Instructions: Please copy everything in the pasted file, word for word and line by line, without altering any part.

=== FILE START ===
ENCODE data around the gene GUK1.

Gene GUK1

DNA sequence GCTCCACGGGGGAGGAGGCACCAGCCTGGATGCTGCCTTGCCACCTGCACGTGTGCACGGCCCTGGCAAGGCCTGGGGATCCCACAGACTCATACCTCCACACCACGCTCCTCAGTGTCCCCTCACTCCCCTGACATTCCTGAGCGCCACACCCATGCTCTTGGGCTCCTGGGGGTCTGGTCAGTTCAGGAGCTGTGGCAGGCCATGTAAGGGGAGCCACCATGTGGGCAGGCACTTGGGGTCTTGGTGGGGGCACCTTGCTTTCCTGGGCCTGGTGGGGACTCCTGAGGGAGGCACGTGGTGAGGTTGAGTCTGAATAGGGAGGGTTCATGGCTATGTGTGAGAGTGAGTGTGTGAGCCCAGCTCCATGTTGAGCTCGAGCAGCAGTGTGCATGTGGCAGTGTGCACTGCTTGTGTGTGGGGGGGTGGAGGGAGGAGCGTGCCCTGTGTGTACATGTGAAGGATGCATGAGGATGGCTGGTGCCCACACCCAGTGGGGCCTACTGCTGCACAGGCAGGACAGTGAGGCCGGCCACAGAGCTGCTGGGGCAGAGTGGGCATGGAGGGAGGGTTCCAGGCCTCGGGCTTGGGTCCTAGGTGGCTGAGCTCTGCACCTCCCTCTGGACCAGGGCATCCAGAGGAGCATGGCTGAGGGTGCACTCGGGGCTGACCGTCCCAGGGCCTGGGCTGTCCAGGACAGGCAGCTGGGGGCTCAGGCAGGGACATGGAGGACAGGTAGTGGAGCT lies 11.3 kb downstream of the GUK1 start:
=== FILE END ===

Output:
ENCODE data around the gene GUK1.

Gene GUK1

DNA sequence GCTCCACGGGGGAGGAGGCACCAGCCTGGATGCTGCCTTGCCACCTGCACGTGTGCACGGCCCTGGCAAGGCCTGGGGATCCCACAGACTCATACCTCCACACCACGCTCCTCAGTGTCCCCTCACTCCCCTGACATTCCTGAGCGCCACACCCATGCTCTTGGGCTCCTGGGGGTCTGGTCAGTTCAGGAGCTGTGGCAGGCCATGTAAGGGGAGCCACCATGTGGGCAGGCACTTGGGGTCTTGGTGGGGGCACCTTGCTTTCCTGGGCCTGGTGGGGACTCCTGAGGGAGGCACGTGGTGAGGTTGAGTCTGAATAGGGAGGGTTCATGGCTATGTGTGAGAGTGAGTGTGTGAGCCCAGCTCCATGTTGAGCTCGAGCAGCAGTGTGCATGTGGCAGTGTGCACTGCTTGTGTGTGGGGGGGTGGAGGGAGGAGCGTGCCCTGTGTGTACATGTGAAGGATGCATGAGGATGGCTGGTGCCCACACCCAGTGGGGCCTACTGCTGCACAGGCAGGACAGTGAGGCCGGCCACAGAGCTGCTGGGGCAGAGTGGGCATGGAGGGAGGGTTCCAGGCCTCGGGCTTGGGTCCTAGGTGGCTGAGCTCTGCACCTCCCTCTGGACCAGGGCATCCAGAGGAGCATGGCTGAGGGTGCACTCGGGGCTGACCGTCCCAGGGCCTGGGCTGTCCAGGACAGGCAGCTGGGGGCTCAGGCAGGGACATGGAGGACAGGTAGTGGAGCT lies 11.3 kb downstream of the GUK1 start: